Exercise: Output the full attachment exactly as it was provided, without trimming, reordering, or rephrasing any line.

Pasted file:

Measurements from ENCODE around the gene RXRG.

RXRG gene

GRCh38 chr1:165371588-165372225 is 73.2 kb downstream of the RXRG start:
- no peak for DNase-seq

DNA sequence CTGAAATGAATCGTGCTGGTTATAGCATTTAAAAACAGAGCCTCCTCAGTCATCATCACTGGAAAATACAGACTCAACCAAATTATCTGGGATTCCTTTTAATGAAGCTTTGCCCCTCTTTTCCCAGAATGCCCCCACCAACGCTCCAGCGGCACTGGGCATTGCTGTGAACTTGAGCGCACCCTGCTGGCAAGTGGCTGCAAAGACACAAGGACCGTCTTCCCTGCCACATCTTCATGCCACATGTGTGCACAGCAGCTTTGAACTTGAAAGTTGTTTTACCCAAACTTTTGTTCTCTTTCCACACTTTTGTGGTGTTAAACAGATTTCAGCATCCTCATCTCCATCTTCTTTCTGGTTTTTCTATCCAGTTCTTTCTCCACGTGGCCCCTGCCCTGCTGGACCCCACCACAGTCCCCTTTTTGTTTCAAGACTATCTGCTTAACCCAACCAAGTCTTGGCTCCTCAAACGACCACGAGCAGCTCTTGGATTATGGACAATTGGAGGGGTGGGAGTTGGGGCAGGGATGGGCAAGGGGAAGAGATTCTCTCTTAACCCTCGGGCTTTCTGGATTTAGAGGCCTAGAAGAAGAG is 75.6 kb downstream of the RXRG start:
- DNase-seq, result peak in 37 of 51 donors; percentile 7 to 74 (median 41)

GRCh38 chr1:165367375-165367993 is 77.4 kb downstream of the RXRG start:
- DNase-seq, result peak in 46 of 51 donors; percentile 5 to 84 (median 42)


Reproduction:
Measurements from ENCODE around the gene RXRG.

RXRG gene

GRCh38 chr1:165371588-165372225 is 73.2 kb downstream of the RXRG start:
- no peak for DNase-seq

DNA sequence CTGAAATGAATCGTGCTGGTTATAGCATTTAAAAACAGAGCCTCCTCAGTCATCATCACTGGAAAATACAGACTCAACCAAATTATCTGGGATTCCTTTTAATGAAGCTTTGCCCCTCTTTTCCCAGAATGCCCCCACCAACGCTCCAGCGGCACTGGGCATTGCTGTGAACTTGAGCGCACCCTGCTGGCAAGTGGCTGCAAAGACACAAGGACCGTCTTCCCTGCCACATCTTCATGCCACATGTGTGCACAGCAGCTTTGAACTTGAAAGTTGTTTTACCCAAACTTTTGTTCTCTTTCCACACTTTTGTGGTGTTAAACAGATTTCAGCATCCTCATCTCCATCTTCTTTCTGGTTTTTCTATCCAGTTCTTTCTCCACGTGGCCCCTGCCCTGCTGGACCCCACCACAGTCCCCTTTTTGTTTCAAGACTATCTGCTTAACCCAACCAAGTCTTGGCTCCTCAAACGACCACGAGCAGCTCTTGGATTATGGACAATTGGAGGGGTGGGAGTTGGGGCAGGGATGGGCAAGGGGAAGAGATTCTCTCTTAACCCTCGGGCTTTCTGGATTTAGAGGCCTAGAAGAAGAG is 75.6 kb downstream of the RXRG start:
- DNase-seq, result peak in 37 of 51 donors; percentile 7 to 74 (median 41)

GRCh38 chr1:165367375-165367993 is 77.4 kb downstream of the RXRG start:
- DNase-seq, result peak in 46 of 51 donors; percentile 5 to 84 (median 42)